Compare any two graphics cards:
Radeon R7 M260X vs Radeon R9 M265X
IntroThe Radeon R7 M260X uses a 28 nm design. AMD has set the core frequency at 825 MHz. The GDDR5 RAM runs at a frequency of 1000 MHz on this specific model. It features 384 SPUs as well as 24 TAUs and 8 ROPs.
Compare all of that to the Radeon R9 M265X, which comes with GPU core speed of 575 MHz, and 2048 MB of GDDR5 memory running at 1125 MHz through a 128-bit bus. It also features 640 Stream Processors, 40 Texture Address Units, and 16 Raster Operation Units.
Power Usage and Theoretical Benchmarks
Theoretically, the Radeon R9 M265X should be just a bit faster than the Radeon R7 M260X in general. (explain)
Texel RateThe Radeon R9 M265X is just a bit (more or less 16%) faster with regards to anisotropic filtering than the Radeon R7 M260X. (explain)
Pixel RateThe Radeon R9 M265X will be a lot (approximately 39%) more effective at FSAA than the Radeon R7 M260X, and able to handle higher screen resolutions without losing too much performance. (explain)
Please note that the above 'benchmarks' are all just theoretical - the results were calculated based on the card's specifications, and real-world performance may (and probably will) vary at least a bit.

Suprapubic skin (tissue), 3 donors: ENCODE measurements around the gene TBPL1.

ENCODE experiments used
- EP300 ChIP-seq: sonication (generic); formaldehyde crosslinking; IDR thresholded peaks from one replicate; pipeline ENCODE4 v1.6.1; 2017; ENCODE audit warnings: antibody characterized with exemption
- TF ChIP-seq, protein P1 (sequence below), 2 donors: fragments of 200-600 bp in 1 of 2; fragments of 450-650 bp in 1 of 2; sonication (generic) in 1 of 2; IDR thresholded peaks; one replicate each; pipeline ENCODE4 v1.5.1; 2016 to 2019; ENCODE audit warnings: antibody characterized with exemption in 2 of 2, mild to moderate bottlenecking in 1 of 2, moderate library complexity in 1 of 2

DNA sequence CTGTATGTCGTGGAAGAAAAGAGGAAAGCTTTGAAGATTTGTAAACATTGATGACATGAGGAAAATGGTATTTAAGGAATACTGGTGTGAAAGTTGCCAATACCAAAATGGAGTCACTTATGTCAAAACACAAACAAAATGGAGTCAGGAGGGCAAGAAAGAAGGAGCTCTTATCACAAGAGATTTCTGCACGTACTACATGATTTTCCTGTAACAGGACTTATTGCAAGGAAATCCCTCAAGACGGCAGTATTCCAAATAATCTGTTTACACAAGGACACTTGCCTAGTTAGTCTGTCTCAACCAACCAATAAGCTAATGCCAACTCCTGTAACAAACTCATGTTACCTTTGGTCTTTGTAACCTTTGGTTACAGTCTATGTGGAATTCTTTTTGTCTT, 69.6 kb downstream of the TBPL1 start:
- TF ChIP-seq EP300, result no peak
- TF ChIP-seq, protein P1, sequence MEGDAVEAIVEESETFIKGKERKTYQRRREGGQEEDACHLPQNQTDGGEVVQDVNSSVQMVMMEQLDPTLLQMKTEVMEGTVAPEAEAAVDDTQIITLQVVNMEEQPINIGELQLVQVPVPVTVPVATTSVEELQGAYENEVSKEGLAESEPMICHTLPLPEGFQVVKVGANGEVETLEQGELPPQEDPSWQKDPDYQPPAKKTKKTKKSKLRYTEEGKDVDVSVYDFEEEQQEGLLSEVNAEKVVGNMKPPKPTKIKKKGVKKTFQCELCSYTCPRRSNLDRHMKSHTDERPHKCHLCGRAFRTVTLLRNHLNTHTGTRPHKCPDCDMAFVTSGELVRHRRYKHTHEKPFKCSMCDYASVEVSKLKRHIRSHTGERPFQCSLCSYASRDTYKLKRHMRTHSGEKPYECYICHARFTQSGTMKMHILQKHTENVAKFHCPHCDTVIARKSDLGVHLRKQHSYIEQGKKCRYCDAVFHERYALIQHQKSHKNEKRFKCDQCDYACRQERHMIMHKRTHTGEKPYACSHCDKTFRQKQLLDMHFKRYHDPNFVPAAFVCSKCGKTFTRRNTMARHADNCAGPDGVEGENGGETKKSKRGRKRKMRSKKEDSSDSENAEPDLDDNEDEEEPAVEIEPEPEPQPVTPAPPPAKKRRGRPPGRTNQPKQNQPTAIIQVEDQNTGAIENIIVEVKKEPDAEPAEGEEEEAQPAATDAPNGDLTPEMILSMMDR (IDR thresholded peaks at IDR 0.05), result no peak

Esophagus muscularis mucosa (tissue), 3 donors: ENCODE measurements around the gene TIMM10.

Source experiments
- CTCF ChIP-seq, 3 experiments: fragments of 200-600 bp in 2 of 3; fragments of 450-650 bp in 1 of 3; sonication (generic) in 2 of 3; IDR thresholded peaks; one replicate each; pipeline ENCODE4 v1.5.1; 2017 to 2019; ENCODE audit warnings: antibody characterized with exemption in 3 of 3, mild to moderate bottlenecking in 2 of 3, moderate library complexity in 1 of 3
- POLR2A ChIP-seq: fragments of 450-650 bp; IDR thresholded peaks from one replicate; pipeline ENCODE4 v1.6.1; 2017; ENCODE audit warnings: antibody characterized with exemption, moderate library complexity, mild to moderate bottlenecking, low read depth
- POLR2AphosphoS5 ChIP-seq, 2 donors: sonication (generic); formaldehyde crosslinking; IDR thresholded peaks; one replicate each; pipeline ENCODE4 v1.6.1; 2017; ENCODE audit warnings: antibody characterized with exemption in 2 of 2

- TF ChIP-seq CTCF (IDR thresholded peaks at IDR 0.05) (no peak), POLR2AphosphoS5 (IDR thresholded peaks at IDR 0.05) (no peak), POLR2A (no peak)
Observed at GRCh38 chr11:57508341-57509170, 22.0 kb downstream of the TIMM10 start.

Please note that the price comparisons are based on search keywords - sometimes it might show cards with very similar names that are not exactly the same as the one chosen in the comparison. We do try to filter out the wrong results as best we can, though.
Memory Bandwidth: Bandwidth is the max amount of information (counted in MB per second) that can be transferred past the external memory interface in one second. The number is calculated by multiplying the interface width by its memory clock speed. If the card has DDR RAM, it must be multiplied by 2 again. If it uses DDR5, multiply by ANOTHER 2x. The higher the bandwidth is, the faster the card will be in general. It especially helps with anti-aliasing, High Dynamic Range and higher screen resolutions.
Texel Rate: Texel rate is the maximum number of texture map elements (texels) that can be applied in one second. This number is worked out by multiplying the total texture units by the core clock speed of the chip. The better the texel rate, the better the card will be at handling texture filtering (anisotropic filtering - AF). It is measured in millions of texels in a second.
Pixel Rate: Pixel rate is the most pixels that the graphics card could possibly record to its local memory per second - measured in millions of pixels per second. Pixel rate is worked out by multiplying the amount of ROPs by the clock speed of the card. ROPs (Raster Operations Pipelines - aka Render Output Units) are responsible for outputting the pixels (image) to the screen. The actual pixel rate also depends on lots of other factors, especially the memory bandwidth - the lower the memory bandwidth is, the lower the potential to reach the maximum fill rate.